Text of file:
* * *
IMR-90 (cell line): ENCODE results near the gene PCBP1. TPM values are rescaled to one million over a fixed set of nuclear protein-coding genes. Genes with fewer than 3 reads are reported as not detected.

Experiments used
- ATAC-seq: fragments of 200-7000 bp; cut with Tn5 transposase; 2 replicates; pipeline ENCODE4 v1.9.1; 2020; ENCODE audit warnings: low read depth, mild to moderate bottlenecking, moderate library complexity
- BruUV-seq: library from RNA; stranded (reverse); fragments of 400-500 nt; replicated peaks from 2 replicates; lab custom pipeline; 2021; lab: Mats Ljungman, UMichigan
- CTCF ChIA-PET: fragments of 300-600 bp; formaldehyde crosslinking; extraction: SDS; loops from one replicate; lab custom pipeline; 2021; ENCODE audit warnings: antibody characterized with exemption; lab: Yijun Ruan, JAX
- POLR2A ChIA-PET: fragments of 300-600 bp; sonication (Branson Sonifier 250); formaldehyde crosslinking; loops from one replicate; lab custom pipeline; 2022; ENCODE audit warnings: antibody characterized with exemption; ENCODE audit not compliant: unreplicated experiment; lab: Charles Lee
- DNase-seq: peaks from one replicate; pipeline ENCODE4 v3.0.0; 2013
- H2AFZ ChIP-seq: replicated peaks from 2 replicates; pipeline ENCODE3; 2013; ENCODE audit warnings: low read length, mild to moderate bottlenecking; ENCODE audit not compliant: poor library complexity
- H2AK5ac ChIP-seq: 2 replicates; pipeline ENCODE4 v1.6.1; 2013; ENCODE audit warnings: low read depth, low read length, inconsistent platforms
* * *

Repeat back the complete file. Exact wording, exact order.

IMR-90 (cell line): ENCODE results near the gene PCBP1. TPM values are rescaled to one million over a fixed set of nuclear protein-coding genes. Genes with fewer than 3 reads are reported as not detected.

Experiments used
- ATAC-seq: fragments of 200-7000 bp; cut with Tn5 transposase; 2 replicates; pipeline ENCODE4 v1.9.1; 2020; ENCODE audit warnings: low read depth, mild to moderate bottlenecking, moderate library complexity
- BruUV-seq: library from RNA; stranded (reverse); fragments of 400-500 nt; replicated peaks from 2 replicates; lab custom pipeline; 2021; lab: Mats Ljungman, UMichigan
- CTCF ChIA-PET: fragments of 300-600 bp; formaldehyde crosslinking; extraction: SDS; loops from one replicate; lab custom pipeline; 2021; ENCODE audit warnings: antibody characterized with exemption; lab: Yijun Ruan, JAX
- POLR2A ChIA-PET: fragments of 300-600 bp; sonication (Branson Sonifier 250); formaldehyde crosslinking; loops from one replicate; lab custom pipeline; 2022; ENCODE audit warnings: antibody characterized with exemption; ENCODE audit not compliant: unreplicated experiment; lab: Charles Lee
- DNase-seq: peaks from one replicate; pipeline ENCODE4 v3.0.0; 2013
- H2AFZ ChIP-seq: replicated peaks from 2 replicates; pipeline ENCODE3; 2013; ENCODE audit warnings: low read length, mild to moderate bottlenecking; ENCODE audit not compliant: poor library complexity
- H2AK5ac ChIP-seq: 2 replicates; pipeline ENCODE4 v1.6.1; 2013; ENCODE audit warnings: low read depth, low read length, inconsistent platforms